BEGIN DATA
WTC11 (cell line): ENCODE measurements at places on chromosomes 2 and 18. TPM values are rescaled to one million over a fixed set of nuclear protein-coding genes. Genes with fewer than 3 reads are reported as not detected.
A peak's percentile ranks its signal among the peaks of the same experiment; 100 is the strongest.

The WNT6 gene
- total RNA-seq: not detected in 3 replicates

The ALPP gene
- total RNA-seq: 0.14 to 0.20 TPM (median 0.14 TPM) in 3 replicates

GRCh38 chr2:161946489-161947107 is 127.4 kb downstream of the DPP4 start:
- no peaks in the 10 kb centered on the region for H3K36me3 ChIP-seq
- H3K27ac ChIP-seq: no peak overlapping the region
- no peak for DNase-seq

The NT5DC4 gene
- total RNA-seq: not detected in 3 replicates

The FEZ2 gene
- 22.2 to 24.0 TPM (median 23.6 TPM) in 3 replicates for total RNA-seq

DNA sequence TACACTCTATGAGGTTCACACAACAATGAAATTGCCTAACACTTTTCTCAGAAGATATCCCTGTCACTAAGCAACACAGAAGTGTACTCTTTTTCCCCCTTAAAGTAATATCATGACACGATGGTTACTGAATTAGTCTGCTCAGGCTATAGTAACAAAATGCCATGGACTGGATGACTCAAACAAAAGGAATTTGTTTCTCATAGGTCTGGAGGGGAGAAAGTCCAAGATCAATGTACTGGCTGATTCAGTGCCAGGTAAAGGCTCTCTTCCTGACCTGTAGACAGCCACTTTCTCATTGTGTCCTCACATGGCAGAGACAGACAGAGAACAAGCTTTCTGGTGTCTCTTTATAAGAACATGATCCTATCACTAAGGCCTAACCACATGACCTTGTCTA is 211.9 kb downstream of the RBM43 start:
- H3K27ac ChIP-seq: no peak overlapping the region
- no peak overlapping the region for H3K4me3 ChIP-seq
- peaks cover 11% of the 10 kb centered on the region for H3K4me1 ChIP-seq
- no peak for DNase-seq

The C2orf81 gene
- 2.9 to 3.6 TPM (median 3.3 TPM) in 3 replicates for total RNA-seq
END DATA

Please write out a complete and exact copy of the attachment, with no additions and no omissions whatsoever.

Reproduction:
WTC11 (cell line): ENCODE measurements at places on chromosomes 2 and 18. TPM values are rescaled to one million over a fixed set of nuclear protein-coding genes. Genes with fewer than 3 reads are reported as not detected.
A peak's percentile ranks its signal among the peaks of the same experiment; 100 is the strongest.

The WNT6 gene
- total RNA-seq: not detected in 3 replicates

The ALPP gene
- total RNA-seq: 0.14 to 0.20 TPM (median 0.14 TPM) in 3 replicates

GRCh38 chr2:161946489-161947107 is 127.4 kb downstream of the DPP4 start:
- no peaks in the 10 kb centered on the region for H3K36me3 ChIP-seq
- H3K27ac ChIP-seq: no peak overlapping the region
- no peak for DNase-seq

The NT5DC4 gene
- total RNA-seq: not detected in 3 replicates

The FEZ2 gene
- 22.2 to 24.0 TPM (median 23.6 TPM) in 3 replicates for total RNA-seq

DNA sequence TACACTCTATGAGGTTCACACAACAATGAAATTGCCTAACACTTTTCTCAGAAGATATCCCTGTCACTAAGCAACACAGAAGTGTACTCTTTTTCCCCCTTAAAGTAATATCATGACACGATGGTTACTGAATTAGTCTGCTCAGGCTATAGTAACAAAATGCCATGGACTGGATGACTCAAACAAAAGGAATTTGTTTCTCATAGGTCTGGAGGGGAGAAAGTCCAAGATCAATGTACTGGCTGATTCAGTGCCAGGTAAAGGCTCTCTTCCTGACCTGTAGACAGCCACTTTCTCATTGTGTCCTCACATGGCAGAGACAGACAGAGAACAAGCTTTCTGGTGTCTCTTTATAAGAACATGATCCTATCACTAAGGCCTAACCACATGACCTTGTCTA is 211.9 kb downstream of the RBM43 start:
- H3K27ac ChIP-seq: no peak overlapping the region
- no peak overlapping the region for H3K4me3 ChIP-seq
- peaks cover 11% of the 10 kb centered on the region for H3K4me1 ChIP-seq
- no peak for DNase-seq

The C2orf81 gene
- 2.9 to 3.6 TPM (median 3.3 TPM) in 3 replicates for total RNA-seq